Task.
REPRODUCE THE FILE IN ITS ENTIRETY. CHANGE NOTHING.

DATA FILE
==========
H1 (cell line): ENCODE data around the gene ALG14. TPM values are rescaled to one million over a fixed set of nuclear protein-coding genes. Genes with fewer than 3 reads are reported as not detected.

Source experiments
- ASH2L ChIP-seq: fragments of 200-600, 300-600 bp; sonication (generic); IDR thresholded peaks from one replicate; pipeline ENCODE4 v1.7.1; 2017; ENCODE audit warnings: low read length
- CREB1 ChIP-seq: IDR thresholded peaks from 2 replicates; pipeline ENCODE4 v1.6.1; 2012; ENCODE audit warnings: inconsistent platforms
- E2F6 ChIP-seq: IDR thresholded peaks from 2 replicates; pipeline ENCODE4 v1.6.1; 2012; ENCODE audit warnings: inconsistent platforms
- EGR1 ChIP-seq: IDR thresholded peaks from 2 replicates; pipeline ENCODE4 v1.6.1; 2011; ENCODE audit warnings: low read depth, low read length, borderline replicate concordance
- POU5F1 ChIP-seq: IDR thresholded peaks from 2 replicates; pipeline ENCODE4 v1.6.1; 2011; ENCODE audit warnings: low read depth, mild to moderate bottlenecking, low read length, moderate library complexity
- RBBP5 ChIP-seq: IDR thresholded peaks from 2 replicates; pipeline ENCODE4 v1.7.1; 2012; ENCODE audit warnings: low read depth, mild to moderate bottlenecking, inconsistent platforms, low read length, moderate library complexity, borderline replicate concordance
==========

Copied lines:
H1 (cell line): ENCODE data around the gene ALG14. TPM values are rescaled to one million over a fixed set of nuclear protein-coding genes. Genes with fewer than 3 reads are reported as not detected.

Source experiments
- ASH2L ChIP-seq: fragments of 200-600, 300-600 bp; sonication (generic); IDR thresholded peaks from one replicate; pipeline ENCODE4 v1.7.1; 2017; ENCODE audit warnings: low read length
- CREB1 ChIP-seq: IDR thresholded peaks from 2 replicates; pipeline ENCODE4 v1.6.1; 2012; ENCODE audit warnings: inconsistent platforms
- E2F6 ChIP-seq: IDR thresholded peaks from 2 replicates; pipeline ENCODE4 v1.6.1; 2012; ENCODE audit warnings: inconsistent platforms
- EGR1 ChIP-seq: IDR thresholded peaks from 2 replicates; pipeline ENCODE4 v1.6.1; 2011; ENCODE audit warnings: low read depth, low read length, borderline replicate concordance
- POU5F1 ChIP-seq: IDR thresholded peaks from 2 replicates; pipeline ENCODE4 v1.6.1; 2011; ENCODE audit warnings: low read depth, mild to moderate bottlenecking, low read length, moderate library complexity
- RBBP5 ChIP-seq: IDR thresholded peaks from 2 replicates; pipeline ENCODE4 v1.7.1; 2012; ENCODE audit warnings: low read depth, mild to moderate bottlenecking, inconsistent platforms, low read length, moderate library complexity, borderline replicate concordance